The ASCII character set only defines 128 characters (0 to 127). The notion of an ASCII value greater than 127 is therefore meaningless. (Although the ASCII character set is a subset of several other modern character sets with 256 or more characters).
Beyond that, it depends on what you are allowed to assume about your compiler and host system.
If you are permitted to assume your compiler (and/or host system) uses the ASCII character (or a character set that is a superset of the ASCII character set) the solution is trivial.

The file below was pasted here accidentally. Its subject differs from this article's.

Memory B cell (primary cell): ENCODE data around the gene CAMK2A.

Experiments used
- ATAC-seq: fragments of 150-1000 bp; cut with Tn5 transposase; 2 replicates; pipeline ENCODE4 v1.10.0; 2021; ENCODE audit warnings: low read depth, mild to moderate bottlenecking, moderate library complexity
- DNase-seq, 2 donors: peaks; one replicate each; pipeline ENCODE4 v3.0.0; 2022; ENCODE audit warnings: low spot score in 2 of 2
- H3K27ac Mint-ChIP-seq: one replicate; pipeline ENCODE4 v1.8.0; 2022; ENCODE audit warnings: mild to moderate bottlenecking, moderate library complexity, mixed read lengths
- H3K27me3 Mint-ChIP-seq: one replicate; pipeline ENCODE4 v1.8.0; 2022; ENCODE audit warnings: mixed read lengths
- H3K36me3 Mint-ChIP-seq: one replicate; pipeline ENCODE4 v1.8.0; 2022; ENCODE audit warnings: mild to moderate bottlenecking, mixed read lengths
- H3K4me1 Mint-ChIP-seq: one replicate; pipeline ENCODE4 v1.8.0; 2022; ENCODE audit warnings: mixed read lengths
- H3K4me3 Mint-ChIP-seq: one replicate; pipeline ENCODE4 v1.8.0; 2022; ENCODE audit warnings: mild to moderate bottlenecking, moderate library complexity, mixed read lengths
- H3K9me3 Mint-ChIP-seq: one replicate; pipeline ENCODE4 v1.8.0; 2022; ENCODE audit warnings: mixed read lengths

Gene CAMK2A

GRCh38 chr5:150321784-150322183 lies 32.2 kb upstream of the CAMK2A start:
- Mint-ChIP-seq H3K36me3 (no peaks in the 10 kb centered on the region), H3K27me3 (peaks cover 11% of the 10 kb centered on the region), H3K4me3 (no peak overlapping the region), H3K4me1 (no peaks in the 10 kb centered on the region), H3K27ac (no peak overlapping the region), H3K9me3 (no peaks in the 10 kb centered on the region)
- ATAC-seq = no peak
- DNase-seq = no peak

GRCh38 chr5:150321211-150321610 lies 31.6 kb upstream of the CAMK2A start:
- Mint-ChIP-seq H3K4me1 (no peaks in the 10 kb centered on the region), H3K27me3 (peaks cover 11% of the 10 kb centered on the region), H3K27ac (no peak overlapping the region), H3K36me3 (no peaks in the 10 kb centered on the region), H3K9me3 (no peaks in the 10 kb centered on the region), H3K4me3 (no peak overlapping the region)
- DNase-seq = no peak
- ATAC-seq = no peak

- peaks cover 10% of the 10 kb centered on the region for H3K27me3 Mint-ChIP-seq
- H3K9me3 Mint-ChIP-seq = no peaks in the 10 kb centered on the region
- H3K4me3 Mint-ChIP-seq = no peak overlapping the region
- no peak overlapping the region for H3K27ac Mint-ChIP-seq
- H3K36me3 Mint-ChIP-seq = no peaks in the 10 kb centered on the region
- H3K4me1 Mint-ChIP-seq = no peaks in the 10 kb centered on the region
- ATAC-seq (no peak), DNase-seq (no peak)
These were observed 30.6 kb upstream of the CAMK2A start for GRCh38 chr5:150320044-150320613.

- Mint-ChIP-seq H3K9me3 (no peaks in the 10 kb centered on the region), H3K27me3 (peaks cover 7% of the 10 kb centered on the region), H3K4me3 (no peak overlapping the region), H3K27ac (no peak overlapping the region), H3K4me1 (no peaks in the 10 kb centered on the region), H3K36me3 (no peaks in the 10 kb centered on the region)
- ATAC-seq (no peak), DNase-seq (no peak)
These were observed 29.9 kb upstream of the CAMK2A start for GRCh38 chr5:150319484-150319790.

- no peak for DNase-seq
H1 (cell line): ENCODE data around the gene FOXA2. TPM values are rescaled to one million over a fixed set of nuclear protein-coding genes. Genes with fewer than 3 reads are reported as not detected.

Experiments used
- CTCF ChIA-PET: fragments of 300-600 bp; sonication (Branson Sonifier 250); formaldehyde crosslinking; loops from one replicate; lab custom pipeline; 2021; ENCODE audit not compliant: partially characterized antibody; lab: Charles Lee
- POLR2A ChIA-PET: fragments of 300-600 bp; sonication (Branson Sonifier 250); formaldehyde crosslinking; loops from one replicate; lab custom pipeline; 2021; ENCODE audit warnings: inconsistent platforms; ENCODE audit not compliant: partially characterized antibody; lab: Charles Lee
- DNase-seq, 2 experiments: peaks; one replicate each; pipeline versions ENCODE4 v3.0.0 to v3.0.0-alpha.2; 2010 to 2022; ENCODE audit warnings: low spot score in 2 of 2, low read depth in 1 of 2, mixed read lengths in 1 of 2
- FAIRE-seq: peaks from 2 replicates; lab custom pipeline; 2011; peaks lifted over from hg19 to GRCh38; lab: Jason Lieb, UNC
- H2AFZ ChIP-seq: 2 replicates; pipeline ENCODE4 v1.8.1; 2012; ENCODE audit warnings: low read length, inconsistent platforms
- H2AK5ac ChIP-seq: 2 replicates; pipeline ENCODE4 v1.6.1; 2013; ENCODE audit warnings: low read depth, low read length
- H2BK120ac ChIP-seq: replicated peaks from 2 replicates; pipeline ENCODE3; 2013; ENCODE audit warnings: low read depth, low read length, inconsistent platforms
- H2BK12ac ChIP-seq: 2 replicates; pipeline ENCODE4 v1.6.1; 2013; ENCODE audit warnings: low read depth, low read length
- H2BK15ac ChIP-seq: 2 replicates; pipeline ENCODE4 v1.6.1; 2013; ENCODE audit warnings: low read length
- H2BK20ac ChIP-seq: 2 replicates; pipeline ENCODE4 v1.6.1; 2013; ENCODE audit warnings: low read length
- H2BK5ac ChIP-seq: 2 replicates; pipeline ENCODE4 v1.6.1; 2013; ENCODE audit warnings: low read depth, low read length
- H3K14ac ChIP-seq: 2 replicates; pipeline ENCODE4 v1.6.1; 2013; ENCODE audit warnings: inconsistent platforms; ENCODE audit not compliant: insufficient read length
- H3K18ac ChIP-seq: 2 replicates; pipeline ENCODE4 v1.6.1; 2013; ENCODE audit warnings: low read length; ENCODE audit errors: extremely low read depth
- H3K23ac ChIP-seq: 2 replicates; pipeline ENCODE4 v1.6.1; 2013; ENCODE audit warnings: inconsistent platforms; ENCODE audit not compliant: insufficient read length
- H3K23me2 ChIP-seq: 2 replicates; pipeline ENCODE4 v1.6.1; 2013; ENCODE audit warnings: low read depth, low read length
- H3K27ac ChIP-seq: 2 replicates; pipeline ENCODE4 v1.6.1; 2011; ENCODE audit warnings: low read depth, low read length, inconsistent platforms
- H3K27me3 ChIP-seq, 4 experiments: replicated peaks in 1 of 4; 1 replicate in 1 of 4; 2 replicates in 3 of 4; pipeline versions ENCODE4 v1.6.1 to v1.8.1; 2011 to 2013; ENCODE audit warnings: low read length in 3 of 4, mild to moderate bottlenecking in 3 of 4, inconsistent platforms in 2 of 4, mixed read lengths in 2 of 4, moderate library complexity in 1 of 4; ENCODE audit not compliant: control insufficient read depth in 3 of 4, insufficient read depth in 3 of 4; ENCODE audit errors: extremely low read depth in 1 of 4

where invalid_value is a value of type int that is outside the range [0, 127]. Note this approach may trigger compiler warnings if your compiler supports 8-bit characters (an unsigned 8-bit char type is always non-negative, and a signed 8-bit char type always has value less than or equal to 127). I'll leave eliminating such warnings, while ensuring the code still works regardless of whether char is signed or unsigned, as an exercise. Simply loop over each character in a string.
ascii_value_of_achar = (achar >= 0 && achar <= 127) ? ((int)achar) : (invalid_value);
If your compiler/host supports another character set (eg a EBCDIC variant) then you'll need to get your hands on a published translation table, and implement a lookup table of some form.